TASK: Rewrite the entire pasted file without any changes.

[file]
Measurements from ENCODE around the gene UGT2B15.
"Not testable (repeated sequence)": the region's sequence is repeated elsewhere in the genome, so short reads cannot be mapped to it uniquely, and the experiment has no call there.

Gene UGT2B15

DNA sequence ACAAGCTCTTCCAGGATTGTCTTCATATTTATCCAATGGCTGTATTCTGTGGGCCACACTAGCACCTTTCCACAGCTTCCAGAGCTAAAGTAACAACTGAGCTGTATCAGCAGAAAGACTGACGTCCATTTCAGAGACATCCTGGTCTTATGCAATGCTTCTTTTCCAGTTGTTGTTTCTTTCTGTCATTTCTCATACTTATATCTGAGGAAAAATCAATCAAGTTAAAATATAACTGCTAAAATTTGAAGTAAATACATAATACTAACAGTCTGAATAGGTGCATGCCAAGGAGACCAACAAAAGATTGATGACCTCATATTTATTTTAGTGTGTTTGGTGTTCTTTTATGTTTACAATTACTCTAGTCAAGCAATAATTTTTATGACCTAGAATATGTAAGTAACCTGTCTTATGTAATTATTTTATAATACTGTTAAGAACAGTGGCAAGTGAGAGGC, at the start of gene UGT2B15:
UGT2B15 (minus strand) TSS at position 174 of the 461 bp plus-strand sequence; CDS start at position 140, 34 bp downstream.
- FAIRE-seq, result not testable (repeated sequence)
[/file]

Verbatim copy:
Measurements from ENCODE around the gene UGT2B15.
"Not testable (repeated sequence)": the region's sequence is repeated elsewhere in the genome, so short reads cannot be mapped to it uniquely, and the experiment has no call there.

Gene UGT2B15

DNA sequence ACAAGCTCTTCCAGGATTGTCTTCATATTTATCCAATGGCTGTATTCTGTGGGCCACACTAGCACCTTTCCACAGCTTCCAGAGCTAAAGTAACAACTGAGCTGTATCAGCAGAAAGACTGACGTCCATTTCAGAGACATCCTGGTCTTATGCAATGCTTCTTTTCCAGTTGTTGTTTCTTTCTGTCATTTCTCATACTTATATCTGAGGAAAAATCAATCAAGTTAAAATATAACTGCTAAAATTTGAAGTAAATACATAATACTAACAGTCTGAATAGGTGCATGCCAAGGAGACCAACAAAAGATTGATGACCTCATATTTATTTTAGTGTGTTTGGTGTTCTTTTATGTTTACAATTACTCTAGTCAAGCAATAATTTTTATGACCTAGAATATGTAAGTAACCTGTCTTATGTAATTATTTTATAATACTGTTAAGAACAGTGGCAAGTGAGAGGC, at the start of gene UGT2B15:
UGT2B15 (minus strand) TSS at position 174 of the 461 bp plus-strand sequence; CDS start at position 140, 34 bp downstream.
- FAIRE-seq, result not testable (repeated sequence)